In the rest of the post, we briefly sketch how the polynomials $P,Q$ and $D$ were constructed: let $P,Q,D\in\Bbb C[X]$ be three polynomials with $$P^2-DQ^2=1$$ and $\deg(D)=2$. Here, we assume $\deg(P)=d>1$, so that $\deg(Q)=d-1$. Consider the polynomial $f=P^2$, so that $f'$ has degree $2d-1$. Setting $$P=u\prod_{i=1}^r(X-x_i)^{e_i}\quad\mbox{and}\quad Q=v\prod_{i=1}^s(X-y_i)^{f_i},$$ with $u,v\in\Bbb C,r\leq d$ and $s\leq d-1$, we obtain the factorization $$f'=\prod_{i=1}^r(X-x_i)^{2e_i-1}\prod_{i=1}^r(X-y_i)^{2f_i-1}R,$$ with $R\in\Bbb C[X]$. Since $d=\sum_{i=1}^re_i=1+\sum_{i=1}^sf_i$, we find the identity $$2d-1=\sum_{i=1}^r(2e_i-1)+\sum_{i=1}^s(2f_i-1)+\deg(R)=4d-2-r-s+\deg(R),$$ which leads to $$r+s=2d-1+\deg(R).$$ It then follows that $r=d,s=d-1$ and $\deg(R)=0$, i.e. $P$ and $Q$ are separable. Remark that the polynomial $D$ is then itself separable. In this case, the cover $\Bbb P^1\to\Bbb P^1$ induced by $f$ is only ramified above $\infty,0$ and $1$, i.e. it is a Belyi map. The isomorphism classes of such covers are classified by Grothendieck's dessins d'enfants and, once we have fixed the integer $d$, there is a unique class with the above ramification data (totally ramified above $\infty$, all the points above $0$ have ramification index $2$ and the points above $1$ have ramification $2$ excepted two of them, which are unramified, corresponding to the roots of $D$). More precisely, if $T_d\in\Bbb Z[X]$ denotes the Chebyshev polynomial (of the first kind) of degree $d$, there exist constants $\lambda\in\Bbb C^\times$ and $\nu\in\Bbb C$, such that $$f=\frac{T_{2d}(\lambda X+\nu)+1}2=T_d(\lambda X+\nu)^2.$$ This shows how to construct $P$. For example, in individ's answer, we find $$P=T_2(\lambda X+\nu),$$ with $\lambda=\frac{\sqrt{2}}2$ and $\nu=\sqrt{2}$, while $\lambda=169i$ and $\nu=-99i$ (with $i^2=-1$) leads to Will Jagy's example for $n=29$.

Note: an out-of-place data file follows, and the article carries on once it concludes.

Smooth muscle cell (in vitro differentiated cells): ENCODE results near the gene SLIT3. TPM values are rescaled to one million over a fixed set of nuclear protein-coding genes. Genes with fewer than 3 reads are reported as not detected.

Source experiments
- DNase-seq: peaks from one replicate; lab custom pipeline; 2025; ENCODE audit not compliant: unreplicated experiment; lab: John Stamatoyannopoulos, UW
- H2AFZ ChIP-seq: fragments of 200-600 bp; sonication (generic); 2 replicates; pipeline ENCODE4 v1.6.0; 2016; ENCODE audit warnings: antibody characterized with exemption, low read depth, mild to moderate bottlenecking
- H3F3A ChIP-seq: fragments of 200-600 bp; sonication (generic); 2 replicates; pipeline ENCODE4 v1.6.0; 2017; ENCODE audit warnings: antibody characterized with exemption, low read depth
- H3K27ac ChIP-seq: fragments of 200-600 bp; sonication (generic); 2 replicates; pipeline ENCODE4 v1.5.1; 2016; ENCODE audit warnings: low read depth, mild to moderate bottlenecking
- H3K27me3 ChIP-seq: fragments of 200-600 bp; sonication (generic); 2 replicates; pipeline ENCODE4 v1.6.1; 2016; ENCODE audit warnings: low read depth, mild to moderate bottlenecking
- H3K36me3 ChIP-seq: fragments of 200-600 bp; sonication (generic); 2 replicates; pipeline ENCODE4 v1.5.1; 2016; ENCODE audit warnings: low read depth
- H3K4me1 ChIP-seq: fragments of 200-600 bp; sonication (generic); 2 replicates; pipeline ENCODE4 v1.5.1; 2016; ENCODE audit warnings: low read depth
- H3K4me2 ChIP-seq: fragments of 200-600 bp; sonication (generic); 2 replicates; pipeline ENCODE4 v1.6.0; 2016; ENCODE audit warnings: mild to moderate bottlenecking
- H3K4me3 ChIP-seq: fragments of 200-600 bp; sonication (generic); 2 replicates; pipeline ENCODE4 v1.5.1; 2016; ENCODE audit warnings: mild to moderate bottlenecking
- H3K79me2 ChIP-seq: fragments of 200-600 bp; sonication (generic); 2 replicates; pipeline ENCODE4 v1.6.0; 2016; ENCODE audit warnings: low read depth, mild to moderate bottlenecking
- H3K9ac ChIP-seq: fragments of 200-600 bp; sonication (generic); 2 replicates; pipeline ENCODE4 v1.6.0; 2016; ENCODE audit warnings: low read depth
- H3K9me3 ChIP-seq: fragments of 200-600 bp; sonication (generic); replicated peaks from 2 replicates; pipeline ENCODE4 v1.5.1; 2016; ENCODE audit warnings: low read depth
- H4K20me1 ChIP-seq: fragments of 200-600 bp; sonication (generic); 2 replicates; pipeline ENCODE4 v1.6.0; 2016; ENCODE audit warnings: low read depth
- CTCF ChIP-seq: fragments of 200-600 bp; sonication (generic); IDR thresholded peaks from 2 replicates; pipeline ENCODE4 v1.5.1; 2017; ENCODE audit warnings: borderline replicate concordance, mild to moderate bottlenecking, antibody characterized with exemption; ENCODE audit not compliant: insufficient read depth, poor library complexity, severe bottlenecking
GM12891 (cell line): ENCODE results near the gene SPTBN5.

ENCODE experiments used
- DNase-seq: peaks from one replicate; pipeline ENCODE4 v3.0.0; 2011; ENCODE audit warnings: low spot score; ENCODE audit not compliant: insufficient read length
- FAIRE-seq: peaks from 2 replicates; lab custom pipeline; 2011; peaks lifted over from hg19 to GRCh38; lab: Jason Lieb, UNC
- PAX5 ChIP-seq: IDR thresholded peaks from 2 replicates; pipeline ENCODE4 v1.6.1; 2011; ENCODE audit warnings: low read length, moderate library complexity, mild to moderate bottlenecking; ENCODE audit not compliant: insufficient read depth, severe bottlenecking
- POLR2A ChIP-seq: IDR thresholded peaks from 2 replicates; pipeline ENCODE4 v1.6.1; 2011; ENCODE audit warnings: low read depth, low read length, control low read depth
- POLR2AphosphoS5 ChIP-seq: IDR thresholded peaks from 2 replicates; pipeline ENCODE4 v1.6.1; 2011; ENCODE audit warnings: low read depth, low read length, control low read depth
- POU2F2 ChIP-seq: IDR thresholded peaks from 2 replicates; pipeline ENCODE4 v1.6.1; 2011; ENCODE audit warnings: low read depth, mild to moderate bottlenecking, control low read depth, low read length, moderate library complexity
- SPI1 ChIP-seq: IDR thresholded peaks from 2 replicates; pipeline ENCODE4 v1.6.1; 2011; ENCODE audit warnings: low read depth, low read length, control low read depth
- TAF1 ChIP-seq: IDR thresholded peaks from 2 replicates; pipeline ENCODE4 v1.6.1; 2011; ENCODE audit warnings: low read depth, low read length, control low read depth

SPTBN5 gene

We can then try to find a solution for general $n$ from the case $d=2$ in the above discussion. Consider a fundamental solution $(a,b)$ of the Pell's equation $a^2-nb^2=1$. It is clear that in Stefan Kohl's question, we can reduce to the case $k=0$.We have the identity $T_2=2X^2-1$ and we therefore set $$P=2(\lambda X+\nu)^2-1.$$ The condition $P(0)=a$ leads to the relation $\nu=\frac12\sqrt{2a+2}$, while $P\in\Bbb Z[X]$ gives the identity $P=NX^2+MX+a$, with $N$ and $M$ integers such that $4(a+1)N=M^2$. We then find the factorization $$P^2-1=\left(\frac14M^2X^2+M(a+1)X+nb^2\right)\left(\frac M{2(a+1)}X+1\right)^2.$$ Finally, setting $M=2(a+1)b^2$, we can factor $b^2$ on the first factor of the above identity and put it in the second factor, which leads to the result.